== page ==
From the super

Column: New curriculum focuses on knowledge —and its application

Kathy O'Hara is the superintendent of archdiocesan schools.

Kathy O’Hara is the superintendent of archdiocesan schools.

by Kathy O’Hara

Dear friends of Catholic schools,

Recently, a parent asked me what she could do to help her child be successful in school, especially now as schools move to the much talked about Common Core curriculum. Before I addressed her question, I asked her what she knew about the Common Core. I was not surprised when it became clear that she really did not know what this “new” curriculum is. I find that many share her confusion!

Very simply put, the Common Core is a set of learning standards that nearly three-fourths of the states have adopted. The Core is not so much a change in what is taught at each grade level, but rather a change in what students are expected to do with the information learned. Essentially, students will need to apply the content they learn to solve a variety of problems.

Theoretically, this is not a new expectation. We always have said that we expect students to think critically in order to solve problems. However, often we did not actually ask students to demonstrate such a skill. We typically asked “who, what, where, and when” questions on paper-and-pencil tests.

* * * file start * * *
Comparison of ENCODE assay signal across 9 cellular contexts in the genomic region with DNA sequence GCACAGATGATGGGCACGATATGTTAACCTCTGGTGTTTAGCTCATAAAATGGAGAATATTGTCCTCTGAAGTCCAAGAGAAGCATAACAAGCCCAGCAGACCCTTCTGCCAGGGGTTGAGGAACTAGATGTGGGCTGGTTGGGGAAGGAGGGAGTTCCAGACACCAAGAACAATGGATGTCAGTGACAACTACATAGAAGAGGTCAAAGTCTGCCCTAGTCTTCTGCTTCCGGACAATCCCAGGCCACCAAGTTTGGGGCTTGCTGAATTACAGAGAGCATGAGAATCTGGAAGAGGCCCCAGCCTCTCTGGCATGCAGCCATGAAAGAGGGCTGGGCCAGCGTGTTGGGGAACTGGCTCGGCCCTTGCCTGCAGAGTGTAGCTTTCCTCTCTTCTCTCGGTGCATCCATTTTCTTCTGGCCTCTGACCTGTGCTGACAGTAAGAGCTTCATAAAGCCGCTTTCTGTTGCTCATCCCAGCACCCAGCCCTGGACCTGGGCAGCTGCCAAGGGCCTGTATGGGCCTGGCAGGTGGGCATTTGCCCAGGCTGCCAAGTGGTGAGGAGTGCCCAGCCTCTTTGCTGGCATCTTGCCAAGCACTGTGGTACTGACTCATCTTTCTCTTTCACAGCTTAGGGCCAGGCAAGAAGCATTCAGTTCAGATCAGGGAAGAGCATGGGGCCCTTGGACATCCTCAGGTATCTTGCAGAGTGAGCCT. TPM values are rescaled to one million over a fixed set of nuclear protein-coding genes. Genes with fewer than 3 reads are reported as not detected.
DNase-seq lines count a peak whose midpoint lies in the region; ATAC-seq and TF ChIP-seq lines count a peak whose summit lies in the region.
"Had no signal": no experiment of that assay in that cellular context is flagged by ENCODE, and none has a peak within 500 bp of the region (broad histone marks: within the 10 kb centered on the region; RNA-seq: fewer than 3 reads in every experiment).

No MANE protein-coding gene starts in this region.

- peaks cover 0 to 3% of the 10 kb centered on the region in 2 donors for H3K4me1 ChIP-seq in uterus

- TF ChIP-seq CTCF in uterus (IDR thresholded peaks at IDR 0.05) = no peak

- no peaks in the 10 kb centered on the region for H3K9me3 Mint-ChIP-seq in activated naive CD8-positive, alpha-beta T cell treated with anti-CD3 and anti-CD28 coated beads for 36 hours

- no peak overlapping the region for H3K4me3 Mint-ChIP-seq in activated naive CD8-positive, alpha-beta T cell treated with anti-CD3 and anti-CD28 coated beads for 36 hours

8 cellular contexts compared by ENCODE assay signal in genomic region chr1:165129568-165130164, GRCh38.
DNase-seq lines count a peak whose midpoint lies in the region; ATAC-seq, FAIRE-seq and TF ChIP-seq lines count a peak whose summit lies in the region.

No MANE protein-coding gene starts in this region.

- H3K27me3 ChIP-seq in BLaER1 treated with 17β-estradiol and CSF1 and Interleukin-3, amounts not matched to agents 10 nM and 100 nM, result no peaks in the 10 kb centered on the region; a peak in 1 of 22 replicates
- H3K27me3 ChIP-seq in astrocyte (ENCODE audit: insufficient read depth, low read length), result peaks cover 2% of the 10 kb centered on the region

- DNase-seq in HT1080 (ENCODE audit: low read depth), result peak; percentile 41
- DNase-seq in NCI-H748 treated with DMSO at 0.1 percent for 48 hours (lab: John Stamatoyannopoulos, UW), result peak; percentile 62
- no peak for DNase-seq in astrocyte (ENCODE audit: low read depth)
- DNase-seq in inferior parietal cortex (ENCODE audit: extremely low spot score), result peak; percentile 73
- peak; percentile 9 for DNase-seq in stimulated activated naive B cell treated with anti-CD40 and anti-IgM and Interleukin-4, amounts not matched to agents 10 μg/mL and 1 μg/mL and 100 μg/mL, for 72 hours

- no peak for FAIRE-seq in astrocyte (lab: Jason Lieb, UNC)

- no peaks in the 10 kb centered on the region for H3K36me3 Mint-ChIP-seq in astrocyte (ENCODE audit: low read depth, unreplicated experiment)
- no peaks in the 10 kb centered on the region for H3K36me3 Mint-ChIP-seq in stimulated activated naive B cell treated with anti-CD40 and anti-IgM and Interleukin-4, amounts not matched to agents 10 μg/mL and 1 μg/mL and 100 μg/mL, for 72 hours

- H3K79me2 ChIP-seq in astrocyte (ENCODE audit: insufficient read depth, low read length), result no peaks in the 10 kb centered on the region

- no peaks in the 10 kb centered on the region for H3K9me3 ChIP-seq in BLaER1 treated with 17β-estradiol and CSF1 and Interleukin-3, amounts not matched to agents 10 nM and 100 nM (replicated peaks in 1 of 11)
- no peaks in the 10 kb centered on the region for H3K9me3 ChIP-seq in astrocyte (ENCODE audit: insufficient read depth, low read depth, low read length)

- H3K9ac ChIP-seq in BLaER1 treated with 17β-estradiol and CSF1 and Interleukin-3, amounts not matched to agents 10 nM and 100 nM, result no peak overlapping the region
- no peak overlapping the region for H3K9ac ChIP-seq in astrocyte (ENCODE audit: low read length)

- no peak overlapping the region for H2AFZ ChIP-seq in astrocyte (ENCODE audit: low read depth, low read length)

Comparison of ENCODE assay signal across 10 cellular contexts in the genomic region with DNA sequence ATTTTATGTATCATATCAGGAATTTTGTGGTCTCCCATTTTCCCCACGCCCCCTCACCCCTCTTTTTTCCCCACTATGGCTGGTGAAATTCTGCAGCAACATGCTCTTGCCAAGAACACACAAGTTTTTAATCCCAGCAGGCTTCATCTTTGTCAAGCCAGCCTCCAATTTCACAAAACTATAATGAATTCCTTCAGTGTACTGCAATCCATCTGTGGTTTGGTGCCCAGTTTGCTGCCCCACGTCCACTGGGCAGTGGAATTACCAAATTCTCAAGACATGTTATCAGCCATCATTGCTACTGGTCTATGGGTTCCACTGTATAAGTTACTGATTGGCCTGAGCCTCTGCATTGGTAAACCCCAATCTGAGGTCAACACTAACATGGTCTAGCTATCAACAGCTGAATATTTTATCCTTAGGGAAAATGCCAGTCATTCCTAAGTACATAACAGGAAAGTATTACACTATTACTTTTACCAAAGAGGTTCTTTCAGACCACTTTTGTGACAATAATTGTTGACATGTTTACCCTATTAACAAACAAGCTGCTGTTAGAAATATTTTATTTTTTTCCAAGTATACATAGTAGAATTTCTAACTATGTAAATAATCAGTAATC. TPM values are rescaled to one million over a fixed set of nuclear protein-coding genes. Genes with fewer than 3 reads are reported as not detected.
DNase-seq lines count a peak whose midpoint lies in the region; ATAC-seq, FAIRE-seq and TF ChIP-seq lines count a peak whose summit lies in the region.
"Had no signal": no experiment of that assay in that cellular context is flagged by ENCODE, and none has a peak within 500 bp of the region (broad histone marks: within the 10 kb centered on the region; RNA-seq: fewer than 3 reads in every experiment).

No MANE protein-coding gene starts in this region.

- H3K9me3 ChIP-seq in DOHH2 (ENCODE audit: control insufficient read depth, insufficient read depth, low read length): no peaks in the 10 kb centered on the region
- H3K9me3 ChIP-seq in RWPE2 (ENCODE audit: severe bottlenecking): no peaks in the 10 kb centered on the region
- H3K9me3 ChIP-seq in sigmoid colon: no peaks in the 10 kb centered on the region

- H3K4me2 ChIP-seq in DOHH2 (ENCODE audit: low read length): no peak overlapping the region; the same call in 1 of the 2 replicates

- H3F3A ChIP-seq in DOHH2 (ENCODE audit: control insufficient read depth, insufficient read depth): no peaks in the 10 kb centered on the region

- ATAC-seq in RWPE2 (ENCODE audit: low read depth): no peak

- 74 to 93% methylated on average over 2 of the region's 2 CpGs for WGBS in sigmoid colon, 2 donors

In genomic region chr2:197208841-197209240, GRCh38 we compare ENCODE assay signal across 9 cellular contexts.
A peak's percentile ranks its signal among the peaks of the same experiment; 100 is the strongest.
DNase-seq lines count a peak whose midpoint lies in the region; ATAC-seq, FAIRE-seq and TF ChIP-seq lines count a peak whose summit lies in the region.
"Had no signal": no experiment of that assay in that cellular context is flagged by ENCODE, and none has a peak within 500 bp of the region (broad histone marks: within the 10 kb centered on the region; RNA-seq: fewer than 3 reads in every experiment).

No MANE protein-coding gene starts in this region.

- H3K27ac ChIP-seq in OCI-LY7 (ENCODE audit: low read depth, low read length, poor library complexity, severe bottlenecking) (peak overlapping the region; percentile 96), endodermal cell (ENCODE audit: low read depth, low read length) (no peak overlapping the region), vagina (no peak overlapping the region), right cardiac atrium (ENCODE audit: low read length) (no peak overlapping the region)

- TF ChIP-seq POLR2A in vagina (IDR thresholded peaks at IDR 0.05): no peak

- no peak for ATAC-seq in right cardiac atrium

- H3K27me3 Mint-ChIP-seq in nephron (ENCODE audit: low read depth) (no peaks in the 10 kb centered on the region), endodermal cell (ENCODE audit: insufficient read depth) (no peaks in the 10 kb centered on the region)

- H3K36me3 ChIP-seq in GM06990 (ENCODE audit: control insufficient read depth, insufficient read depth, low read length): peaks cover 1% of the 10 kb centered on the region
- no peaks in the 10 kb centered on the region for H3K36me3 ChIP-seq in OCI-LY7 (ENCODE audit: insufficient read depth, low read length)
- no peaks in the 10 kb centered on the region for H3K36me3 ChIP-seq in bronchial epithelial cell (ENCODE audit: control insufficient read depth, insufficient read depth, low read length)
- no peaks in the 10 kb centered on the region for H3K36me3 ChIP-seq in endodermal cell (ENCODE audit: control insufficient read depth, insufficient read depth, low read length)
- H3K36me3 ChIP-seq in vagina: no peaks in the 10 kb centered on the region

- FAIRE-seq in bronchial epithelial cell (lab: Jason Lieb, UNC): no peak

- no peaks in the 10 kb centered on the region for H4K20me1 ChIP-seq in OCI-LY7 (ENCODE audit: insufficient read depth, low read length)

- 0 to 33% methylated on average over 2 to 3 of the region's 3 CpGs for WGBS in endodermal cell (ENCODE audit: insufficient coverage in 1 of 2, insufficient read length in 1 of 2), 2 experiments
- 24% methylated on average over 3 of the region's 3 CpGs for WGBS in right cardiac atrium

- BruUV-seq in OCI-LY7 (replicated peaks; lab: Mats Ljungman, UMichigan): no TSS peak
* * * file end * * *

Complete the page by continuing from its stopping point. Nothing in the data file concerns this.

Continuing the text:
Now, in addition to the Common Core, there will be new assessments that do, indeed, ask students to apply their knowledge. Of course, as with any new undertaking as massive as this one, I am sure there will be “glitches” as it is “rolled out,” but I am excited about what this change can mean for our students. I believe that more students will be engaged and challenged and thus will be able to better develop their God-given talents.

The staff in the archdiocesan office of Catholic schools has been busy working with principals on our Common Core transition plan for the archdiocese, including how these standards should reflect our Catholic faith. From what I have seen, there is an eagerness on the part of our Catholic school educators to make this transition go well.

So what did I tell the parent about helping her child with the Common Core? What I have always said:

1. send your child to school

2. well-rested and well-nourished

3. with the understanding that God expects him/ her to do his/her best each day and that we learn from mistakes as well as “getting it right the first time”

4. and with the opportunity of having unstructured free time at home to allow his/her brain to function creatively.

I told that parent that if she concentrated on these things, our outstanding Catholic schoolteachers could take it from there.

¡Vaya con Dios!

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Kathy O'Hara

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